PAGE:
EU readies anti-cartel fines of up to €1bn each for German car giants

BMW, VW and Daimler face heavy penalties over agreed practices

European competition authorities are readying anti-cartel fines of up to €1 billion each for German car giants BMW, VW and Daimler.

The companies are under investigation for alleged illegal activity dating back more than a decade, when company managers reportedly agreed practices that prioritised cost control over their vehicles’ environmental impact.

After a four-year investigation, competition commissioner Margrethe Vestager is preparing to send each of the companies a formal 'statement of objections', detailing formal complaints and breaches of European Union competition law.

These include claims that executives from the three companies, as well as Audi, colluded to install only small tanks for AdBlue, a urea mixture used to split nitric oxide into its harmless components of water and nitrogen.


But investigators claim the companies knew the eight-litre tank size they reportedly agreed on contained only enough urea mix for 6,000km.

To cut costs and save on refills, millions of customers were instead sold cars with cheat software that made the cars appear cleaner than they were, while polluting the air with up to 30 times more noxious nitrogen oxide than legally permitted.

Engine filters

Investigators claim the companies agreed to exclude or limit the use of engine filters that would reduce the fine dust particles known to cause health problems for millions of Europeans.

Two of the three companies in the cartel – Daimler and VW – approached European Commission investigators and explained their role in the process. They are likely to face lower fines as a result. BMW, which declined to acknowledge its role, disputes there were any illegal accord between the companies over AdBlue tanks.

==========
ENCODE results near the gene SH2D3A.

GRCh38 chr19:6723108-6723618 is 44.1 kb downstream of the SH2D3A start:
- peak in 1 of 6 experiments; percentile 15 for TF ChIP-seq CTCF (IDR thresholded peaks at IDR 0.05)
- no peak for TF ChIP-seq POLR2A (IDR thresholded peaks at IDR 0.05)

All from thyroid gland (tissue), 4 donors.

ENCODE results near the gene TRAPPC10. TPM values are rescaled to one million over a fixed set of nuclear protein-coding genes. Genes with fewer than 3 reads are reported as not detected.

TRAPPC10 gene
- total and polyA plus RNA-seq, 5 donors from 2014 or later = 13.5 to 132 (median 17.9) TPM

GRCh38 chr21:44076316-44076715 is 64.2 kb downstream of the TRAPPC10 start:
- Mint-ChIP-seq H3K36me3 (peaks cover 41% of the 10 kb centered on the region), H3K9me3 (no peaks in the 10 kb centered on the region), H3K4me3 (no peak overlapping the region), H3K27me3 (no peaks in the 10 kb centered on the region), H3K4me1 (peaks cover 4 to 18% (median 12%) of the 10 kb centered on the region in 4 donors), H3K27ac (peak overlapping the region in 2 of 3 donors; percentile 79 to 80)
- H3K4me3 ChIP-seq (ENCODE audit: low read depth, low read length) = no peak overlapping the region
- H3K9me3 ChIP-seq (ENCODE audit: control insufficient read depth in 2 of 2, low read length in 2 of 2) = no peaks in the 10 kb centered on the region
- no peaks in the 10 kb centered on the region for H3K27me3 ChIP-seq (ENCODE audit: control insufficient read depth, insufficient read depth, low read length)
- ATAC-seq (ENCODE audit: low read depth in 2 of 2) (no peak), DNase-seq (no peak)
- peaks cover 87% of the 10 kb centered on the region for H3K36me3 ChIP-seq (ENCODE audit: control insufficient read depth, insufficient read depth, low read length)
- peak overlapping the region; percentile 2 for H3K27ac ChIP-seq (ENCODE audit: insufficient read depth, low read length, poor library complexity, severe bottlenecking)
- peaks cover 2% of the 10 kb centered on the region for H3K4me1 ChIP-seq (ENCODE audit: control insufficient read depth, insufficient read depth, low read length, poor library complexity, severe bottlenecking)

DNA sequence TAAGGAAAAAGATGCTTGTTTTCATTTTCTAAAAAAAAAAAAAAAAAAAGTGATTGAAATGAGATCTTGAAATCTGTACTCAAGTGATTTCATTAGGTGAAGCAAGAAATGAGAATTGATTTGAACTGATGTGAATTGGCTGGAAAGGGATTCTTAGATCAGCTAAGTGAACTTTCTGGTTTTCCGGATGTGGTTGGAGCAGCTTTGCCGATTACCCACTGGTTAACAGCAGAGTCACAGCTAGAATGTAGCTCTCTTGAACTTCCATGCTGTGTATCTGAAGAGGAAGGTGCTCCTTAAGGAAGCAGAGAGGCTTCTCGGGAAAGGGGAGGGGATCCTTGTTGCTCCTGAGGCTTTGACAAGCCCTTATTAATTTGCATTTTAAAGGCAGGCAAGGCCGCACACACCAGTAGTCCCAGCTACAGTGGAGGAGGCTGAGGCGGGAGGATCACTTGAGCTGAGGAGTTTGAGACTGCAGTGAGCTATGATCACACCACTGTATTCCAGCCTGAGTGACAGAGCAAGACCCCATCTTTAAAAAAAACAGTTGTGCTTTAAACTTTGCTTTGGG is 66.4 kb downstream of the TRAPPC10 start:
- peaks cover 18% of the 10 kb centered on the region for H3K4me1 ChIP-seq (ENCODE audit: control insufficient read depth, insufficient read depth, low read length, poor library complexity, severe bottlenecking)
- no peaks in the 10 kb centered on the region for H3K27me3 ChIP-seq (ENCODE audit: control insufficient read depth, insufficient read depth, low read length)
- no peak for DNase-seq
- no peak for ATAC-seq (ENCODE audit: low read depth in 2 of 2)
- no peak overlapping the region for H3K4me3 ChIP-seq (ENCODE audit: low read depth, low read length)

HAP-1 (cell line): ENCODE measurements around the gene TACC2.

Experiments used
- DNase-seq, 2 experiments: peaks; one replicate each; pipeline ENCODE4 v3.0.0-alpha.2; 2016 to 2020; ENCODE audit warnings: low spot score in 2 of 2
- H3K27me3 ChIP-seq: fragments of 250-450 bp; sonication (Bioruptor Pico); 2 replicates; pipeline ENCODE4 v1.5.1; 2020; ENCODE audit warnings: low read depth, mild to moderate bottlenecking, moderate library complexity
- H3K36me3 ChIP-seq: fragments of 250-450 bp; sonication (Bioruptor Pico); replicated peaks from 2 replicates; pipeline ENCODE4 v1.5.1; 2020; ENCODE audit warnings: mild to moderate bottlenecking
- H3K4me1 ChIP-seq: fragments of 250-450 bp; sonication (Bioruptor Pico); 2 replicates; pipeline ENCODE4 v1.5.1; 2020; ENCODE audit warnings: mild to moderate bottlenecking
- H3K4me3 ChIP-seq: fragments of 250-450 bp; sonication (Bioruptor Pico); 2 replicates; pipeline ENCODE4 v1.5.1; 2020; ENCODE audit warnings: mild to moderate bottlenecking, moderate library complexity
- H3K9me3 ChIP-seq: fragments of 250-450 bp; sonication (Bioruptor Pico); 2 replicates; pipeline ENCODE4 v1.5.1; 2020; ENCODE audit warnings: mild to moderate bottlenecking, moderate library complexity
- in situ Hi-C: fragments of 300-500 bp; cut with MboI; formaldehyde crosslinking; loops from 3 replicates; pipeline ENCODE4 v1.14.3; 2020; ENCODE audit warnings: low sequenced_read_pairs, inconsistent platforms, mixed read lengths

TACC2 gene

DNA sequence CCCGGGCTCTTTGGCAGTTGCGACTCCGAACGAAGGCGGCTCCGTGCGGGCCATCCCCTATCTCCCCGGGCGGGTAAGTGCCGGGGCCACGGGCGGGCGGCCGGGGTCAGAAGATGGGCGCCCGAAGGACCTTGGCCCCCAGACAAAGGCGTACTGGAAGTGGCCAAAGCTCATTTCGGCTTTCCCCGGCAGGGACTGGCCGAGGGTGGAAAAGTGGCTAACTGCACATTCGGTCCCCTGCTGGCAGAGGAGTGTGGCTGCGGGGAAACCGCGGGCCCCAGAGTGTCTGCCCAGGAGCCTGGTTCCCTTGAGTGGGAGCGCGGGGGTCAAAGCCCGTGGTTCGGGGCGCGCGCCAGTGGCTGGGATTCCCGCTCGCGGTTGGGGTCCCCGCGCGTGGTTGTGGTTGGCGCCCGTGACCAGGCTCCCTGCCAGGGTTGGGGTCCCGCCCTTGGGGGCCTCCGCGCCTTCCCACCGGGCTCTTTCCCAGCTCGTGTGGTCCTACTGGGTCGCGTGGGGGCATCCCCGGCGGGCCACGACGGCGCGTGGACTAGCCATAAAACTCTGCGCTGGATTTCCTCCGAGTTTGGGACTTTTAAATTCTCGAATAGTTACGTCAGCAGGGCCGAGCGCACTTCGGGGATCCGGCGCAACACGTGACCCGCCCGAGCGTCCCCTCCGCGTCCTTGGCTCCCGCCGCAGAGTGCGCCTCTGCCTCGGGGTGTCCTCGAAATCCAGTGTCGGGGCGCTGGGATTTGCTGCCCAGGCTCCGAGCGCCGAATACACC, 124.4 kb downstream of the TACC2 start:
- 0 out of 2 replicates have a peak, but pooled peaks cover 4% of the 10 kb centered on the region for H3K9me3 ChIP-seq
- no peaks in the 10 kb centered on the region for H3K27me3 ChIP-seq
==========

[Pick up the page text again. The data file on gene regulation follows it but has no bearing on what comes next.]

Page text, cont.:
In its Saturday edition, Der Spiegel reports that Ms Vestager is facing an uphill battle to push through the multibillion-euro fines against strong resistance from Germany and France.

Officials in Berlin and Paris are already annoyed that the Danish commissioner drew a line through the planned merger of the train-building subsidiaries of Siemens and Alstom.

They are now demanding a more business-friendly approach from the commission. Though fines have yet to be imposed, German car companies argue there was nothing illegal in their meetings to agree “clean diesel” norms. They insist they were reacting to unrealistic technical demands imposed by EU politicians to reduce nitrogen dioxide in diesel.

Derek Scally

Derek Scally

Derek Scally is an Irish Times journalist based in Berlin